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    Don't worry, you're doing great! It does get easier I promise. And it's ok to feel tired, stressed-out, emotional, irritable etc. It's all normal. Puppies ought to come with a health warning!
     
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  8. tabelmabel

    tabelmabel PetForums Member

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    Definitely gets easier. Our first dog was a very hard mouthed pup but he quickly understood he wasn't supposed to bite human skin and desperately searched for his antler! We found the antler great for him and used to have it at hand to pop into his mouth when playing with him.

    You might be heartened to read what ian dunbar says about puppy biting: he says it's good news as mouthy pups get lots of feedback that their bites hurt and end up with excellent bite inhibition. Bite inhibition is learned by 18 weeks. Or should be! Any biting after that is likely to be gentler as the pup has learned not to chomp right down! Any of his books about puppies are well worth a read. And a lot of his stuff is online too.


    The book Total Recall by pippa mattinson is fantastic to buy now when your pup is young and start on right away. There are set exercises to do starting in the house and you will have awesome recall on your dog if you follow what she says.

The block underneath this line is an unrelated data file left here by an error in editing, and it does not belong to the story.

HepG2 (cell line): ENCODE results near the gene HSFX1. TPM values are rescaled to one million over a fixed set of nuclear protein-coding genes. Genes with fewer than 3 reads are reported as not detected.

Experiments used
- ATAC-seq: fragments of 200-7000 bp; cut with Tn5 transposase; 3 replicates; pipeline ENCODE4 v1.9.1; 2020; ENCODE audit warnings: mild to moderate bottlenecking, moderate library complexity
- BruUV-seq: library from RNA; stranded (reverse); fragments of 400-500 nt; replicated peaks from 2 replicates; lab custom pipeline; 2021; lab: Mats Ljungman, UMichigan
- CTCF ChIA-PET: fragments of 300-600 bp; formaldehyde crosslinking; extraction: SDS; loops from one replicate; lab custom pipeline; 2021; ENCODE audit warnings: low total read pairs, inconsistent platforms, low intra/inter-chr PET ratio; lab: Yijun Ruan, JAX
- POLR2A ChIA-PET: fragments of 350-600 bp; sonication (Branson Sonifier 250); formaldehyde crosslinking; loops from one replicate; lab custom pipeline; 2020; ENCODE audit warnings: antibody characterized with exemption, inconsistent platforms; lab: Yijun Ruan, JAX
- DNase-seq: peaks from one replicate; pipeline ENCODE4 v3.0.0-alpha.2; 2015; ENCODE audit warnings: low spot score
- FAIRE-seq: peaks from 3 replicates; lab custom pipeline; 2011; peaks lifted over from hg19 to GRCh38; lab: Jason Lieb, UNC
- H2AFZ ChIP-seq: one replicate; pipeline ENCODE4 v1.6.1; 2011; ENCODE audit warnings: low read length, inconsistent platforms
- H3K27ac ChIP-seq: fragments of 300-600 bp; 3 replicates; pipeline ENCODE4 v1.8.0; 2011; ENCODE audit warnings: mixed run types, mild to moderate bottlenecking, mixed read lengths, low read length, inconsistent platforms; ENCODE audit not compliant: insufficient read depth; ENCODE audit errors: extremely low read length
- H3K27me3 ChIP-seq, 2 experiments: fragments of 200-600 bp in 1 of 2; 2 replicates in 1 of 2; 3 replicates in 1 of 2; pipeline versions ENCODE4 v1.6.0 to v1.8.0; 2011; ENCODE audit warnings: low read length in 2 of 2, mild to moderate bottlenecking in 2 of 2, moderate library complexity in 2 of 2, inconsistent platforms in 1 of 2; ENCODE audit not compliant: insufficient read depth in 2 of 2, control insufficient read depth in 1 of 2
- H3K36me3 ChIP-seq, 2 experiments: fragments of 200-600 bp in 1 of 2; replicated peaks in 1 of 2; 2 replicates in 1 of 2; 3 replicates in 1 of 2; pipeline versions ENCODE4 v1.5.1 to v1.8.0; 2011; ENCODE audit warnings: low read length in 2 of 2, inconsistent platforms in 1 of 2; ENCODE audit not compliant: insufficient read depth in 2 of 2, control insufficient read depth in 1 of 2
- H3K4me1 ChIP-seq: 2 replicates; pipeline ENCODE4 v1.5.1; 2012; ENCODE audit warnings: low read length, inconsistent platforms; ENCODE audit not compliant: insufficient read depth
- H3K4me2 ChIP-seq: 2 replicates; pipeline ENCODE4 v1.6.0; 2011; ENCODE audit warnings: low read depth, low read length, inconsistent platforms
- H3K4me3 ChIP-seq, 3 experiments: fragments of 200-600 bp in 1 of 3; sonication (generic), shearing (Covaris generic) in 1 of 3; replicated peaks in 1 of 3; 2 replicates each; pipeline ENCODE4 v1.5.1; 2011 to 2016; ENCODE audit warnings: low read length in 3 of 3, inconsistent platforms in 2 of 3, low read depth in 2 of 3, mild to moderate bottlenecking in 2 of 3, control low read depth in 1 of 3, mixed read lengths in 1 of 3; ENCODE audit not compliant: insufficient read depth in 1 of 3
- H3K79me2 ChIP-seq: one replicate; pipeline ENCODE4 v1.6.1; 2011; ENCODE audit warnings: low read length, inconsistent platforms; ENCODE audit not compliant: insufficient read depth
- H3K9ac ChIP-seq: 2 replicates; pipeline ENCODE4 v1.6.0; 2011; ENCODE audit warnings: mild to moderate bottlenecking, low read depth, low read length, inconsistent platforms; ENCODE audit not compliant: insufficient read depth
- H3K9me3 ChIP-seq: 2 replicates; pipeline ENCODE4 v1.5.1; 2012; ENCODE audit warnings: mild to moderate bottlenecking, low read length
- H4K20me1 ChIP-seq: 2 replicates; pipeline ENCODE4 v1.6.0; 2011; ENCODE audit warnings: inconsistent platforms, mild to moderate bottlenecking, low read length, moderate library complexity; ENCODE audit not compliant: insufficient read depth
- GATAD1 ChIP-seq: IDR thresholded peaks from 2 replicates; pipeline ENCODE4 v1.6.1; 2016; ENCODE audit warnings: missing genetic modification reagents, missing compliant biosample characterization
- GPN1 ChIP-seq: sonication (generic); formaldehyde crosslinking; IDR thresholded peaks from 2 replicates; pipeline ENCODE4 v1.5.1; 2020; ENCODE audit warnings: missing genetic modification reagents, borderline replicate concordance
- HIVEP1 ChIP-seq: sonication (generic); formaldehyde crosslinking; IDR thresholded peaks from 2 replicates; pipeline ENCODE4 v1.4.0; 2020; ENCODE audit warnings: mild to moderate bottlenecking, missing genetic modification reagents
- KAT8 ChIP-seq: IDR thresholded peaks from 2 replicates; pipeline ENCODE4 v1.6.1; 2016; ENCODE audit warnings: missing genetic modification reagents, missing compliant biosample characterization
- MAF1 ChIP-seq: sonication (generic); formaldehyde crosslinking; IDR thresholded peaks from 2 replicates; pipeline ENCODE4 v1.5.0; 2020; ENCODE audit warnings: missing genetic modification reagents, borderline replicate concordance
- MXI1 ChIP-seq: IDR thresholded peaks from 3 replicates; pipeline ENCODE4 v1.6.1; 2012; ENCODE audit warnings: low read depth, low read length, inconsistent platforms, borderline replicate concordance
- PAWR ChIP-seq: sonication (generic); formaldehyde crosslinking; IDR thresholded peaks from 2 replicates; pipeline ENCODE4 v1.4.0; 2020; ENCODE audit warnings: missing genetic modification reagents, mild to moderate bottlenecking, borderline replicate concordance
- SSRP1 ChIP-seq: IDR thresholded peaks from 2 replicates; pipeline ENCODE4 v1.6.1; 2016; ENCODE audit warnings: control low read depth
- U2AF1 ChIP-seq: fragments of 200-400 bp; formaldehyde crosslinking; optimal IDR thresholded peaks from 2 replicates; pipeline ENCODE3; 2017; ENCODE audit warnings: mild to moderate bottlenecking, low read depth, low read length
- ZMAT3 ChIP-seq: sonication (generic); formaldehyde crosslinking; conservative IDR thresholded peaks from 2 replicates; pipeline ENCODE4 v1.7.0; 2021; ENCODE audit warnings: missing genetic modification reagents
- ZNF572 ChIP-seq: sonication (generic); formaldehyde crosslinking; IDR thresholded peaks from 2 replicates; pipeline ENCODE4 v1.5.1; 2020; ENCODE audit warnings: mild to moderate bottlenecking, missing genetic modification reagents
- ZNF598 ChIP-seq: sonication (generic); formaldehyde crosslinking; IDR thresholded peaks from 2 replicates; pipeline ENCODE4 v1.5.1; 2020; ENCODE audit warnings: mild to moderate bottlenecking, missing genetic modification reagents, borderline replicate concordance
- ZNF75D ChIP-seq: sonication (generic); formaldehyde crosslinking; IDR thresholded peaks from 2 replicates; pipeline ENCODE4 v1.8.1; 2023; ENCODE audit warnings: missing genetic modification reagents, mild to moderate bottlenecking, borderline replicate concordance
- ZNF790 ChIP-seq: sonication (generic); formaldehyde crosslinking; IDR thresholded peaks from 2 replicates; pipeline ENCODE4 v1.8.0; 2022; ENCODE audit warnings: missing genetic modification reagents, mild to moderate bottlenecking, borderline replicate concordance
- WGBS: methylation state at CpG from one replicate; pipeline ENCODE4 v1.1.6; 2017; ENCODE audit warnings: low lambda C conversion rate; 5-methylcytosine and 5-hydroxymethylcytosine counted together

These difficult days and weeks will soon pass so hang on in there!
     
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  9. sskmick

    sskmick PetForums VIP

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    I used to tire my previous dog by play fetch some people call it retrieve, I would throw a ball not too far for him to chase and bring back. Tammy prefers tuggie she is now 7 months old, and can still be a bit nippy but I can now calm her down with the word enough. We also have mad half hours where she will run round the house jump on the bed, I will hit the bed with my hands and off she goes again. Unfortunately she will do this even when I am changing the bed - there is always a downside.